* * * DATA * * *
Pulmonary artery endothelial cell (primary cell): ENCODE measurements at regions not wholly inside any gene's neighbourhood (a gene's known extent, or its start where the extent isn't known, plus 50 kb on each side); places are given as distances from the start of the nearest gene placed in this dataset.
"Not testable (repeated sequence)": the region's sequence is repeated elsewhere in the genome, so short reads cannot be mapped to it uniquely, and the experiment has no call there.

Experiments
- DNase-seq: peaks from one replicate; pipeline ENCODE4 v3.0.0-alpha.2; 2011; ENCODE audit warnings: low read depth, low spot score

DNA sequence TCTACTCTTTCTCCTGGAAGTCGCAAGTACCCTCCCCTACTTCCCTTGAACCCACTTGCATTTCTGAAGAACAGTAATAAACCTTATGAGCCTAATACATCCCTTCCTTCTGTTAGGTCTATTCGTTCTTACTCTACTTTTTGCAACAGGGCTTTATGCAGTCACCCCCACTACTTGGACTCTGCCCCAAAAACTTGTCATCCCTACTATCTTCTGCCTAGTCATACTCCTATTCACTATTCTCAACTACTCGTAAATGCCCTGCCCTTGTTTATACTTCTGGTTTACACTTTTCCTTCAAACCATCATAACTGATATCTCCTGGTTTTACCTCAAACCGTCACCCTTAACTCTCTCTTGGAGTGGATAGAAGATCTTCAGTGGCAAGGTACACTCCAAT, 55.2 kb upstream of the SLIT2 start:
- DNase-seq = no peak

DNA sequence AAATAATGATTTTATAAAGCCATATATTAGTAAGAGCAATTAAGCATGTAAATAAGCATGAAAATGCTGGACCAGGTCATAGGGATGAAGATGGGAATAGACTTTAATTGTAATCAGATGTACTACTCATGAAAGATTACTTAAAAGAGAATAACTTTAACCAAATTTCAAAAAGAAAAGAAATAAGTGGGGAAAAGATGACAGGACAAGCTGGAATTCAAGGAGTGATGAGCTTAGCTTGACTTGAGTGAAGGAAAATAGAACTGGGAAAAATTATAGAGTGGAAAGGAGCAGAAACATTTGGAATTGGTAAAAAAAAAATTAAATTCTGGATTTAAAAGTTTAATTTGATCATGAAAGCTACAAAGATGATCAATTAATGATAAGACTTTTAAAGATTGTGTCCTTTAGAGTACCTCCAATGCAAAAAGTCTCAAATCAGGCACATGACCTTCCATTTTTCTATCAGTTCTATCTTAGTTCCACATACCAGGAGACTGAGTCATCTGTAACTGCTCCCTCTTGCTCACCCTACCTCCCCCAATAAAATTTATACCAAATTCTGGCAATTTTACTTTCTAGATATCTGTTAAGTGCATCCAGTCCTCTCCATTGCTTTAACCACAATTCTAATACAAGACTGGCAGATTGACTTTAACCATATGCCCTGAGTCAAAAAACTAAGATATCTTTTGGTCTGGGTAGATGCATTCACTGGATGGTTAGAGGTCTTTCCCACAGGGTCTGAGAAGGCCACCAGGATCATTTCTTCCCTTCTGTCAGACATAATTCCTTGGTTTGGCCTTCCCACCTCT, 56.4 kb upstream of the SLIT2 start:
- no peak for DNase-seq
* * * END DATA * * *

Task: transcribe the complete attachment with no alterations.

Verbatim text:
Pulmonary artery endothelial cell (primary cell): ENCODE measurements at regions not wholly inside any gene's neighbourhood (a gene's known extent, or its start where the extent isn't known, plus 50 kb on each side); places are given as distances from the start of the nearest gene placed in this dataset.
"Not testable (repeated sequence)": the region's sequence is repeated elsewhere in the genome, so short reads cannot be mapped to it uniquely, and the experiment has no call there.

Experiments
- DNase-seq: peaks from one replicate; pipeline ENCODE4 v3.0.0-alpha.2; 2011; ENCODE audit warnings: low read depth, low spot score

DNA sequence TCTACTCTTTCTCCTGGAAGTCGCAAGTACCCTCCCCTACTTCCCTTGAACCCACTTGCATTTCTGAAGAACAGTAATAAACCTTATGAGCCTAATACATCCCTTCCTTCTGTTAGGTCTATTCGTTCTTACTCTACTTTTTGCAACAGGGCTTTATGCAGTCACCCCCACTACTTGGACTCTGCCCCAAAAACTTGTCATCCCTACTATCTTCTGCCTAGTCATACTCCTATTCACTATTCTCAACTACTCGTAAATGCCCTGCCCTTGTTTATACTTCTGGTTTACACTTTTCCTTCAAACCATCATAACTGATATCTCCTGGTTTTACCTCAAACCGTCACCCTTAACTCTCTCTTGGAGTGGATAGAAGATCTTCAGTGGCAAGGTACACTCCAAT, 55.2 kb upstream of the SLIT2 start:
- DNase-seq = no peak

DNA sequence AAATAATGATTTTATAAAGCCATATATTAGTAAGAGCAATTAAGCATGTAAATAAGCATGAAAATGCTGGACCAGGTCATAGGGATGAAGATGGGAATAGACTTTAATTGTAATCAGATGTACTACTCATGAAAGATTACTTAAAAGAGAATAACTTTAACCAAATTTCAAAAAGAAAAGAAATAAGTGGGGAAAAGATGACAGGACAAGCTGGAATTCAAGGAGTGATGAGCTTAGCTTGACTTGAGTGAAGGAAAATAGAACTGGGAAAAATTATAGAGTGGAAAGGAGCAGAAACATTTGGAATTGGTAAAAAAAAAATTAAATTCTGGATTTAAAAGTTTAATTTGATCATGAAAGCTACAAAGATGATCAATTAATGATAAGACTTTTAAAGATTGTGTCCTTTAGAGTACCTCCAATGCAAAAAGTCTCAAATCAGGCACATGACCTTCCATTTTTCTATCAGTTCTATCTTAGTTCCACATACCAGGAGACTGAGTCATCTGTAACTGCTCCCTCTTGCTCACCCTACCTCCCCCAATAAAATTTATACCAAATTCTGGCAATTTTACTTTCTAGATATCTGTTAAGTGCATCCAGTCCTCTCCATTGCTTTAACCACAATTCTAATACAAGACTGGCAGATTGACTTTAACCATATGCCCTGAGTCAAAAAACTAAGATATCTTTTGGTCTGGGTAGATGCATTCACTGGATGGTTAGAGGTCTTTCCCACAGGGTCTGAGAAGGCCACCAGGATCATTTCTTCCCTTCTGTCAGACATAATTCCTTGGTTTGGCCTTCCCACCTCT, 56.4 kb upstream of the SLIT2 start:
- no peak for DNase-seq